While Christians should use the reason and senses that God gave them and not purposefully live reckless lives, we can live fearlessly. We can live without fear of the future. We can live without fear today. We can live without fear because we have been granted the gift of faith in Christ and Christ is so much greater than our fears. Christ was with us yesterday, He is with us today, and He will be with us tomorrow. And when our last hour comes, whenever that may be, in His good time, He will take us to be forever with Him. Our future is forever, and that you can plan on. “Thanks be to God, who gives us the victory through our Lord Jesus Christ.” (1 Corinthians 15:57)
Since it is easy to get out of the habit of attending church for various reasons, from time to time we need to be reminded just how important it is for Christians to attend the services of the church. First of all, who is the church? The church is the congregation of saints, the people of God, among whom the Gospel is purely taught and the Sacraments (such as Baptism, Absolution and the Lord's Supper) are rightly administered. The Gospel and the Sacraments are the “lifeblood” of a Christian (and of the whole church of believers), because it is through these very means, as through instruments, that our Lord comes to the sinner to bring him to repentance and to bestow on him forgiveness of sins and eternal life. Those who have been baptized continue in their Christian life by gathering with their fellow believers to hear the Word and receive the Body and Blood of Christ. Gathering for services of the Word and the Sacraments (where God serves you with these good gifts so that you may continue in the faith and be saved) is not optional or an occasional “extra” for the Christian life, but rather is the very center of our life in Christ.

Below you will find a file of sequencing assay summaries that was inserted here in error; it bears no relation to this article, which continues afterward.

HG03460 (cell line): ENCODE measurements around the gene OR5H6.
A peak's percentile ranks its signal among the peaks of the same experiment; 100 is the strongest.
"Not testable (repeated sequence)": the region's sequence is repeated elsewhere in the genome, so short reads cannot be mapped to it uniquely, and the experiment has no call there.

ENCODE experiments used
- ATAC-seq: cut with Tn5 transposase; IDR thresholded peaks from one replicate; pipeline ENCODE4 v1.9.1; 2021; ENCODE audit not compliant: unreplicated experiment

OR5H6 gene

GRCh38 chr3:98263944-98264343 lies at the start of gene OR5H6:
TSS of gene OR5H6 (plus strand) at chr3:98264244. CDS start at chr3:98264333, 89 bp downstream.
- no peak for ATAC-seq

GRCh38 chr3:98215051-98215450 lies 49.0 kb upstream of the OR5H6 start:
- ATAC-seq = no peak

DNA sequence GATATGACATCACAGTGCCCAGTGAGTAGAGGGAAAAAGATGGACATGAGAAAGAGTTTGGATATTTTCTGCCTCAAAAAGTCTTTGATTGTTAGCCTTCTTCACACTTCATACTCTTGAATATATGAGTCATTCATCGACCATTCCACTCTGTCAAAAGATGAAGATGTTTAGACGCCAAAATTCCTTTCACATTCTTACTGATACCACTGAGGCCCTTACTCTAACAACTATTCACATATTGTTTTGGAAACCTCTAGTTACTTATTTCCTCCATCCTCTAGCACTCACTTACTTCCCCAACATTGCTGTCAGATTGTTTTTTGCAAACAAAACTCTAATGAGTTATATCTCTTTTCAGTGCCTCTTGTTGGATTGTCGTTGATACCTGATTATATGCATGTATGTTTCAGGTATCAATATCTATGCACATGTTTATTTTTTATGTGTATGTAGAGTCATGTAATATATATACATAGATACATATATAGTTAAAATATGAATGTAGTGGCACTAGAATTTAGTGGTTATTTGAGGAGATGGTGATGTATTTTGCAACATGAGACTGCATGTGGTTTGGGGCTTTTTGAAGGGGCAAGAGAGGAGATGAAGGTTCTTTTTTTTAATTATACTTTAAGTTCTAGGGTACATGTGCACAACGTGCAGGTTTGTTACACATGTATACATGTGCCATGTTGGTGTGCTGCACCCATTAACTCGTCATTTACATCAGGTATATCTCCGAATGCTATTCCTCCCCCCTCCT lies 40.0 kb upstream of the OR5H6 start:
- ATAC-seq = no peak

Just being baptized or being on the “membership list” of a congregation does not make one a Christian if one has no desire to continue to hear the Word and to continue to abide in Christ. As Jesus says, “Abide in me, and I in you. As the branch cannot bear fruit by itself, unless it abides in the vine, neither can you, unless you abide in me.” (John 15:4) Christians “abide” in Christ. Many are under the false perception that if they “believe in Jesus” (or at least think they do), they don't need to go to church, when in reality it is people who believe in Jesus who indeed do go to church, that they may continue to “abide” in Christ. Again, it is in the preaching of the Word and in the Sacraments where Christ has promised to be for us for the salvation of our souls.
Christians don’t just say they believe in Christ, but then never bother to hear His Word or gather at His Supper table. As Jesus says when speaking of the day of judgment, "Not everyone who says to me, 'Lord, Lord,' will enter the kingdom of heaven, but the one who does the will of my Father who is in heaven. On that day many will say to me, 'Lord, Lord, did we not prophesy in your name, and cast out demons in your name, and do many mighty works in your name?' And then will I declare to them, 'I never knew you; depart from me, you workers of lawlessness.' (Mat 7:21-23) How horrible it will be on that day for those who must hear these dreaded words from the mouth of the Lord, “I never knew you, depart from me...” But how could He have ever known them, if they have refused His coming to them though His Word and in His Sacraments? Saying that we believe in Jesus, but then rarely hearing His Word or receiving His very body and blood is like telling our spouse that we love him or her, but never spending any time at all talking to the person or seeing the person. That is no love at all, but a lie.